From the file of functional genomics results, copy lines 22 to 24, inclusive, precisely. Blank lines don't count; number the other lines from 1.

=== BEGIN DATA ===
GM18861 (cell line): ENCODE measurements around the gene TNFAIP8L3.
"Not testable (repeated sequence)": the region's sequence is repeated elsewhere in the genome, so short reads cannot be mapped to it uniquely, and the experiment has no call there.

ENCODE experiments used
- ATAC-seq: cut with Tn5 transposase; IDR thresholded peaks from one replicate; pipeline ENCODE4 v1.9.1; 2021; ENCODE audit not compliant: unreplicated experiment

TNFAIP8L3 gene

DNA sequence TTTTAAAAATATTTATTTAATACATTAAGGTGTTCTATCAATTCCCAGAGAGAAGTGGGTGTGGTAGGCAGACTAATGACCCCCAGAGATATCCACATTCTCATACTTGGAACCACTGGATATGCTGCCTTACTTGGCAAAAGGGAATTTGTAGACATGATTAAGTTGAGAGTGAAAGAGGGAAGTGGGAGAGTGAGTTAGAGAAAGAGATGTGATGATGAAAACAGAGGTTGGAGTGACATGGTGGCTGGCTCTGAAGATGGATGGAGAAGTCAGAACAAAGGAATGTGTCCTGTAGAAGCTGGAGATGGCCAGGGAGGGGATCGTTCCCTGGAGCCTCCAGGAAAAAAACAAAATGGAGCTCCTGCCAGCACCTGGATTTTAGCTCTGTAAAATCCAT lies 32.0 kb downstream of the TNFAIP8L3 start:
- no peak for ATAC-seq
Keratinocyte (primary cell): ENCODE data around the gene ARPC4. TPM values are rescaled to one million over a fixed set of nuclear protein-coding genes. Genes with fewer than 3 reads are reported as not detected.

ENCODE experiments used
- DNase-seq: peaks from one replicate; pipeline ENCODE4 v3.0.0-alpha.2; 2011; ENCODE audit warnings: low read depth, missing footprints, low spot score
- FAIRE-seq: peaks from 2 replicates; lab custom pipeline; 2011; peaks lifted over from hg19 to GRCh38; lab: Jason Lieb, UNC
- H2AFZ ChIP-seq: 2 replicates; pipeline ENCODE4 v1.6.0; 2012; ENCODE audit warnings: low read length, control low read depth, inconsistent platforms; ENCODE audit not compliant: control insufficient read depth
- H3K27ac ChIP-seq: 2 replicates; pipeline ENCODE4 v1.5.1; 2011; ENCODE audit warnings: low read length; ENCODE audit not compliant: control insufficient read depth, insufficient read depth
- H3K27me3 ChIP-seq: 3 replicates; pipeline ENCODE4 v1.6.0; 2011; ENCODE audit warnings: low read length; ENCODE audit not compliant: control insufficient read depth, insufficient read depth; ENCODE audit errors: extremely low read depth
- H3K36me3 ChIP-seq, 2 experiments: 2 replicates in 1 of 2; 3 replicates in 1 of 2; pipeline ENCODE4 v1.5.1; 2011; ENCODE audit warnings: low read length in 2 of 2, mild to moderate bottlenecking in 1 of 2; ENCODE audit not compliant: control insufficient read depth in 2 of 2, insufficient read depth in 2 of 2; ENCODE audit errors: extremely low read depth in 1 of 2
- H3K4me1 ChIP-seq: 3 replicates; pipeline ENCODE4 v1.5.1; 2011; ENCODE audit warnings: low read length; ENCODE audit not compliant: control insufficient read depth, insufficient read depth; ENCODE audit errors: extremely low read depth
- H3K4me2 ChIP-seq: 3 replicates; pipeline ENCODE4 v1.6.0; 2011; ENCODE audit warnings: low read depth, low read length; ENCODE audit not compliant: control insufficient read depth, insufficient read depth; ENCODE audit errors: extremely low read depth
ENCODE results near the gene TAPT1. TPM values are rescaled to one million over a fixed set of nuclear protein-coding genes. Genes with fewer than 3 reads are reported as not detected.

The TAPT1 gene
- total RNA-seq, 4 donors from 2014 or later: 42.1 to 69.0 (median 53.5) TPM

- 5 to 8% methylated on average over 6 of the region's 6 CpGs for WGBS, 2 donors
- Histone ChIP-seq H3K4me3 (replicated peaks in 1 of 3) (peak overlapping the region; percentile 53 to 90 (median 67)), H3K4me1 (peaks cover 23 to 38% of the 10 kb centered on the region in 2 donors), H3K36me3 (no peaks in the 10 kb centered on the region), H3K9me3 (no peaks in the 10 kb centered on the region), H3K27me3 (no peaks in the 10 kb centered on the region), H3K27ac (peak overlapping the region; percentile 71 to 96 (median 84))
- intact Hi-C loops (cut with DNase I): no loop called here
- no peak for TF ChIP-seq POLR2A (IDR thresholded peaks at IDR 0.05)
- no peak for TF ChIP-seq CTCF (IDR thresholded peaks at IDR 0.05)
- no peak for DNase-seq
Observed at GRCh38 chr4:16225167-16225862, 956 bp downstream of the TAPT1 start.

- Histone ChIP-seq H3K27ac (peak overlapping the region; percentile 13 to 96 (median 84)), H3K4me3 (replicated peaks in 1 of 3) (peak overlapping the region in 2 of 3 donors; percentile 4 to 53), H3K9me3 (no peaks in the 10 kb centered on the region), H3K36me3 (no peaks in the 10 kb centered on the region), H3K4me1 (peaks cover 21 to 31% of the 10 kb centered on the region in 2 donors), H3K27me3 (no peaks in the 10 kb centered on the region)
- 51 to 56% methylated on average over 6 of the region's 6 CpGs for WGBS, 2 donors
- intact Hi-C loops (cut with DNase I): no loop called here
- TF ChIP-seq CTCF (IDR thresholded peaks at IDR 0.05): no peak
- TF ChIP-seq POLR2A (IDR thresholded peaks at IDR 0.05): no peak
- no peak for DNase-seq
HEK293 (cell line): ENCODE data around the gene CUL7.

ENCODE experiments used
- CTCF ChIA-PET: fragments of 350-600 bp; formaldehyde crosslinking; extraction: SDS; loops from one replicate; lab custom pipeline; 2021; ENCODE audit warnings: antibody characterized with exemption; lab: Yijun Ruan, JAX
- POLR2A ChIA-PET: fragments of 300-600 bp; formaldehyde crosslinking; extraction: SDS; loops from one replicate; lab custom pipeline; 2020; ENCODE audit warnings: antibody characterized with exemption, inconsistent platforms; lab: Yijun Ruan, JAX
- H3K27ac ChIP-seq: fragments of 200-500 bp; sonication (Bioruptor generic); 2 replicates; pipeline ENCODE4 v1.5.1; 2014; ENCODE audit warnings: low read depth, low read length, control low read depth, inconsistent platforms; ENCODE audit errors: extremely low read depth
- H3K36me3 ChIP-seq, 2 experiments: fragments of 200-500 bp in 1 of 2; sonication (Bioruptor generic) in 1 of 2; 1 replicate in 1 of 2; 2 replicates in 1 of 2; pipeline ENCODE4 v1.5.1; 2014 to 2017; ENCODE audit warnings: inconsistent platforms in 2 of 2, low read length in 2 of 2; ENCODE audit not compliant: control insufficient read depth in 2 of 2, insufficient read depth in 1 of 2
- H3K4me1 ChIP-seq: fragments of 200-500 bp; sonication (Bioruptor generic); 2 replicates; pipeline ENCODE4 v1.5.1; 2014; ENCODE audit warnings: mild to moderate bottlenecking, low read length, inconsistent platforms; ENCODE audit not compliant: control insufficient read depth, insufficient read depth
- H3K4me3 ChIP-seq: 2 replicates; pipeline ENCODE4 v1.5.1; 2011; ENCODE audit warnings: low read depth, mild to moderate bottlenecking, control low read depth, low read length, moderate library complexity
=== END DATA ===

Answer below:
- Histone ChIP-seq H3K4me3 (replicated peaks in 1 of 3) (peak overlapping the region; percentile 53 to 90 (median 67)), H3K4me1 (peaks cover 23 to 38% of the 10 kb centered on the region in 2 donors), H3K36me3 (no peaks in the 10 kb centered on the region), H3K9me3 (no peaks in the 10 kb centered on the region), H3K27me3 (no peaks in the 10 kb centered on the region), H3K27ac (peak overlapping the region; percentile 71 to 96 (median 84))
- intact Hi-C loops (cut with DNase I): no loop called here
- no peak for TF ChIP-seq POLR2A (IDR thresholded peaks at IDR 0.05)